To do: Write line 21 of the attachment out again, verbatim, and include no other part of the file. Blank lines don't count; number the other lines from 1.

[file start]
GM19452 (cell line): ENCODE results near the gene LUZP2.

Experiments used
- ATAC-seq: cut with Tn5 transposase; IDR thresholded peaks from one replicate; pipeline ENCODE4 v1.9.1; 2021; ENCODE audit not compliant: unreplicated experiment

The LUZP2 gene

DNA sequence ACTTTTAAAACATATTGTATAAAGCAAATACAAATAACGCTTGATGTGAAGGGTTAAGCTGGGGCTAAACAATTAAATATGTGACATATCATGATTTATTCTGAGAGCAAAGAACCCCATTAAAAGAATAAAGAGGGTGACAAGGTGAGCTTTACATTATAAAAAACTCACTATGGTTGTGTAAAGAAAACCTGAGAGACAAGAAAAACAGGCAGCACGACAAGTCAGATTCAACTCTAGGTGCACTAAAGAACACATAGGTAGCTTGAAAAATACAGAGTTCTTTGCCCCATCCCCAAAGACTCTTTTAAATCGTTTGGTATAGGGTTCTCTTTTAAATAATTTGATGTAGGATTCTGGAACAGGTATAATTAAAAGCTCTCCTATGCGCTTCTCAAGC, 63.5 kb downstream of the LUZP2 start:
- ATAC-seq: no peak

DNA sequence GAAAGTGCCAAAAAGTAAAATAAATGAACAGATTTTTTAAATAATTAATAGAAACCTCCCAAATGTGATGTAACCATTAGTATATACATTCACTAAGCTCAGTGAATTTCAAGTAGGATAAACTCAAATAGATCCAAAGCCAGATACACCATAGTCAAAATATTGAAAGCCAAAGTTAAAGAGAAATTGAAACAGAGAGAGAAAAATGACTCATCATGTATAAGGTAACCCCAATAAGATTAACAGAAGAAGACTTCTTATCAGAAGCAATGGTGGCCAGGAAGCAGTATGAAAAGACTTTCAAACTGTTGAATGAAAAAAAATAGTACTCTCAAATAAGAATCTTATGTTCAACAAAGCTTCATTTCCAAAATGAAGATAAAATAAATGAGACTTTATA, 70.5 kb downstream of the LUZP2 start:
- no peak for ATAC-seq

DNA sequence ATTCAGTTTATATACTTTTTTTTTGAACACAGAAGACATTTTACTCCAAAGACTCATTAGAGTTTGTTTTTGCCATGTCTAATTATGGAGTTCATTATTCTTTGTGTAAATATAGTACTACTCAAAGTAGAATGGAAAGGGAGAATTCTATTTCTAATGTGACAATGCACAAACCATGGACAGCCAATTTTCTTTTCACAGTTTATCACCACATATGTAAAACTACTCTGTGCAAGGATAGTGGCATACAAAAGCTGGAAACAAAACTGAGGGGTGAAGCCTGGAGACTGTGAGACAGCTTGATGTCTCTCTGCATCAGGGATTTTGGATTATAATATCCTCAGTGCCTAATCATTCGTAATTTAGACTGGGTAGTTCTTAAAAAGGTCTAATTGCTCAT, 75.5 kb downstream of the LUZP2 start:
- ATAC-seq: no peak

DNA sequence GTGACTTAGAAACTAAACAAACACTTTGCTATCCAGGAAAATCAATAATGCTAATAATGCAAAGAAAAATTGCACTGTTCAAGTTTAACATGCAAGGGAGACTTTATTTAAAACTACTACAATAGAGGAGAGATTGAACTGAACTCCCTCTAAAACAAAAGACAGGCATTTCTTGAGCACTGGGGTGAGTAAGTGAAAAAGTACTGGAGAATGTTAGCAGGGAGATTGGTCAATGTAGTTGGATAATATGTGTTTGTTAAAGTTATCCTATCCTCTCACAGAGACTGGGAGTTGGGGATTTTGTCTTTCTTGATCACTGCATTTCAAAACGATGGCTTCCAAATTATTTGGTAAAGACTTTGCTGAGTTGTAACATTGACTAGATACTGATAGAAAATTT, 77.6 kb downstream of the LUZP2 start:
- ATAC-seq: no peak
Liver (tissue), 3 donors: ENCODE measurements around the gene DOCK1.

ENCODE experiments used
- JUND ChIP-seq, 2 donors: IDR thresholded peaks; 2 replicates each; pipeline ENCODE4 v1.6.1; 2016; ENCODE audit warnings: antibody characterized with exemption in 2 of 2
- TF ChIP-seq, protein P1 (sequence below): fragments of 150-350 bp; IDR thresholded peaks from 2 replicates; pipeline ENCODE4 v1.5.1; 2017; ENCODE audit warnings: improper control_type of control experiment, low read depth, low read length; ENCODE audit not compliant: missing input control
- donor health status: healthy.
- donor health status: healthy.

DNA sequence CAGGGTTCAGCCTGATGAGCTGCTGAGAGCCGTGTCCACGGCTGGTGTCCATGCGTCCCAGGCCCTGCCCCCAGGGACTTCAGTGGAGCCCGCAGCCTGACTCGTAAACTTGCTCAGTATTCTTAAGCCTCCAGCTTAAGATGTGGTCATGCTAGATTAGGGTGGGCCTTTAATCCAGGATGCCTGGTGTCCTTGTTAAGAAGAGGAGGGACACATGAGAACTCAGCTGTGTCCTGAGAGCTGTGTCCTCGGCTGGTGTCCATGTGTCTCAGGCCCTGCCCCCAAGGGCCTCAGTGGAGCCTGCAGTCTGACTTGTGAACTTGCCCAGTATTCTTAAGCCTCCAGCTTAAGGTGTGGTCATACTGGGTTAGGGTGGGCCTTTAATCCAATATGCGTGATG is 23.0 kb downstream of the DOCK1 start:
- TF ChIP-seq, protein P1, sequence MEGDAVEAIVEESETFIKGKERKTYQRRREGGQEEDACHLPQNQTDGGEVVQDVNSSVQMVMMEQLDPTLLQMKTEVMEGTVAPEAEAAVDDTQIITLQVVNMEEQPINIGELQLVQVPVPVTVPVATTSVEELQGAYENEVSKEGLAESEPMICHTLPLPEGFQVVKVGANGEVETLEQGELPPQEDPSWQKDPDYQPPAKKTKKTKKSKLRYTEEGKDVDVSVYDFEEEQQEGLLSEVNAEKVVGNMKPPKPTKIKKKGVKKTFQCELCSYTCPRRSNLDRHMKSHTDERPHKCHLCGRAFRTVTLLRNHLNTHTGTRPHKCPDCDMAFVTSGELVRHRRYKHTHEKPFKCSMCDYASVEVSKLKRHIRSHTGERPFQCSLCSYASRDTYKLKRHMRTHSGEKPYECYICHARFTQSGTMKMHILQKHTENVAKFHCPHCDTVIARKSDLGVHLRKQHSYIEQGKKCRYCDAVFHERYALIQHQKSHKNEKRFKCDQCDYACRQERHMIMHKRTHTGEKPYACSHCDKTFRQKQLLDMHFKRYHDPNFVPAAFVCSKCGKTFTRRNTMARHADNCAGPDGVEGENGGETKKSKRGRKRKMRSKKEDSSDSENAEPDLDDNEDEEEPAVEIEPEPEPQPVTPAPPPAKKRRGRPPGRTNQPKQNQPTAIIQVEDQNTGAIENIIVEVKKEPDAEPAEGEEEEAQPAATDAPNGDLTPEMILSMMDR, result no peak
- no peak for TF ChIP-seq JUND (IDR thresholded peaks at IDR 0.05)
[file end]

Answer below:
- no peak for TF ChIP-seq JUND (IDR thresholded peaks at IDR 0.05)